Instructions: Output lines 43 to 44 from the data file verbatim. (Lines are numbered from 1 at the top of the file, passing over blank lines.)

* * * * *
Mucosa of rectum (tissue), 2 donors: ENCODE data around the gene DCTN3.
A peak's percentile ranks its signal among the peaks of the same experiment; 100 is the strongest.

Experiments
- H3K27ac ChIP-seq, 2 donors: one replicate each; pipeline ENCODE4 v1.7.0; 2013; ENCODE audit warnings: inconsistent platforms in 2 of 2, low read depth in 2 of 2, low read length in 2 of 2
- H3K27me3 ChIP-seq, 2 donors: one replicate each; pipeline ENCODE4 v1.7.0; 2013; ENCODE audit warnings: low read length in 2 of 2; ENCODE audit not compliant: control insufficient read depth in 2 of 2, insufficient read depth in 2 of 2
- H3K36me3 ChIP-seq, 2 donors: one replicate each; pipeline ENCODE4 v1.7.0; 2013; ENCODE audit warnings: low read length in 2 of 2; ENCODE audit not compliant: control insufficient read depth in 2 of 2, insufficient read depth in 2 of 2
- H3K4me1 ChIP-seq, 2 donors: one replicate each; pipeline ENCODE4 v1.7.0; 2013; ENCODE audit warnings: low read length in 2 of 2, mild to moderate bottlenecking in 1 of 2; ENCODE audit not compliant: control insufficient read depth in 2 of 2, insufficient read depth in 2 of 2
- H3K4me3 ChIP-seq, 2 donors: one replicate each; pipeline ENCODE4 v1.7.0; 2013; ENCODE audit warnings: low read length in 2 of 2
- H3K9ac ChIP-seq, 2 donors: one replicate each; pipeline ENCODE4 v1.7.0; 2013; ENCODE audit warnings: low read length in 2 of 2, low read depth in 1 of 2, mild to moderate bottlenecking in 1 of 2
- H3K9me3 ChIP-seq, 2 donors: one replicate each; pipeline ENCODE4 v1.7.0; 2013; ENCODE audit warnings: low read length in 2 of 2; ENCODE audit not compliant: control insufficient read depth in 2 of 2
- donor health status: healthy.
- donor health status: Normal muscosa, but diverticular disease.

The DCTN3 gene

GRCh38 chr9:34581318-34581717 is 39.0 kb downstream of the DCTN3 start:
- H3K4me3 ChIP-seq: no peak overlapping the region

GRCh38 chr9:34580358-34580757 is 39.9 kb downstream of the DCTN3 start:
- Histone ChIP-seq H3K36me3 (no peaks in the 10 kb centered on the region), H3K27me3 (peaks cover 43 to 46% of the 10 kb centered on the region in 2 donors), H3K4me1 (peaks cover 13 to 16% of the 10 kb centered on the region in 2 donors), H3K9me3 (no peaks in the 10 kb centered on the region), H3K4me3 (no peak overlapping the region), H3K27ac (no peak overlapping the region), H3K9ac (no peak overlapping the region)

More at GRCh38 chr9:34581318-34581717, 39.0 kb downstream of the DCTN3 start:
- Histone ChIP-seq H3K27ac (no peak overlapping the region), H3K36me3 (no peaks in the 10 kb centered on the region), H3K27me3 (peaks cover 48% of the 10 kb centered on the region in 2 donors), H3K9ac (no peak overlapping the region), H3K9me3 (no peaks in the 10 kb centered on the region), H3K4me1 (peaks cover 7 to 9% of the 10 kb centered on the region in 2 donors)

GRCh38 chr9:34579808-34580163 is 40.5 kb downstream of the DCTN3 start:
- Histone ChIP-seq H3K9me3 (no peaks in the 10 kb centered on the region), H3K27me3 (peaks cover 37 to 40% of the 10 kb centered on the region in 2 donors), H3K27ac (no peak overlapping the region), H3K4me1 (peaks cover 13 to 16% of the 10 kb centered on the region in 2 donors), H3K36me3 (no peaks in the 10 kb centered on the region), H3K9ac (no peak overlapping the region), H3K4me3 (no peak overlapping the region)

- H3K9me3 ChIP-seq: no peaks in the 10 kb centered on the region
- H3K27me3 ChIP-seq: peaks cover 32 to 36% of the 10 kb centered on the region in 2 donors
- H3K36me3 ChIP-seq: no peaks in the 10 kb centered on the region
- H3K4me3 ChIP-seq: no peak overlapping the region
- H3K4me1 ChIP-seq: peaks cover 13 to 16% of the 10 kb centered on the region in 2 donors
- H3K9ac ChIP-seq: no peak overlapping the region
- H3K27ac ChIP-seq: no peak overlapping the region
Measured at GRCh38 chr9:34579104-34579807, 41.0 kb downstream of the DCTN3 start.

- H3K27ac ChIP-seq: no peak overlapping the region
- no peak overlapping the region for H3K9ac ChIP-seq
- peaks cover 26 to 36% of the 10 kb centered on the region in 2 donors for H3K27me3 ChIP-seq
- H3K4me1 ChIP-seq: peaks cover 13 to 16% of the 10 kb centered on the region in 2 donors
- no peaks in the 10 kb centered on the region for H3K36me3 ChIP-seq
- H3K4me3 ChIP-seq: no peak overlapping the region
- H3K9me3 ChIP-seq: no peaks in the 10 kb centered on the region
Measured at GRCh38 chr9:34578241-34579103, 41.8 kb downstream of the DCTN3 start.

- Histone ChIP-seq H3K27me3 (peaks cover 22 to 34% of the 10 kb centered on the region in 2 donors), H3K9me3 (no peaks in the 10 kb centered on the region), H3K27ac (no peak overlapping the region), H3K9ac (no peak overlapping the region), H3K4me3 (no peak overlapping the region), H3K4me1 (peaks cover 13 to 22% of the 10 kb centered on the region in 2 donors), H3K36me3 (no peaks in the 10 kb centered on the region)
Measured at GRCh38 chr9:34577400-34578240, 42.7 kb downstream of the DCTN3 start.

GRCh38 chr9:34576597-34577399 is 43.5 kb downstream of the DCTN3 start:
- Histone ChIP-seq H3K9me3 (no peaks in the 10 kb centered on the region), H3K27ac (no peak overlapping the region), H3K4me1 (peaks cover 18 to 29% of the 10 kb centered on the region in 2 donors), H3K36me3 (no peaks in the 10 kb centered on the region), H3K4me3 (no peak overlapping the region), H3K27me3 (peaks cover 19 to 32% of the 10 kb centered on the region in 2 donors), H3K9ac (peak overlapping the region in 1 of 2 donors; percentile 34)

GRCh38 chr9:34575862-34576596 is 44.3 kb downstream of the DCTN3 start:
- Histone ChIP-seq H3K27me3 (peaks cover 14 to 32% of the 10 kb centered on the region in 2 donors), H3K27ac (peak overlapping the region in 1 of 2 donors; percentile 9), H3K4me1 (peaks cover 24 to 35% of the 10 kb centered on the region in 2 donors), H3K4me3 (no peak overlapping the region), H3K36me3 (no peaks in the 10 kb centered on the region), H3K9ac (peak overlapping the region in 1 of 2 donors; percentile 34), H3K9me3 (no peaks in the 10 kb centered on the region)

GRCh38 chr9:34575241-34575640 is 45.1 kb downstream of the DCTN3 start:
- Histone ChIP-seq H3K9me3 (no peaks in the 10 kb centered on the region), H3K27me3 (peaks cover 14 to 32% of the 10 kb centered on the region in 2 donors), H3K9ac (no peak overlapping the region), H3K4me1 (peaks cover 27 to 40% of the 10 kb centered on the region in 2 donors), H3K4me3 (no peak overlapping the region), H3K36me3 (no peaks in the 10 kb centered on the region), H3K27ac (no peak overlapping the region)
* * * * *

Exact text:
- Histone ChIP-seq H3K27me3 (peaks cover 14 to 32% of the 10 kb centered on the region in 2 donors), H3K27ac (peak overlapping the region in 1 of 2 donors; percentile 9), H3K4me1 (peaks cover 24 to 35% of the 10 kb centered on the region in 2 donors), H3K4me3 (no peak overlapping the region), H3K36me3 (no peaks in the 10 kb centered on the region), H3K9ac (peak overlapping the region in 1 of 2 donors; percentile 34), H3K9me3 (no peaks in the 10 kb centered on the region)

GRCh38 chr9:34575241-34575640 is 45.1 kb downstream of the DCTN3 start: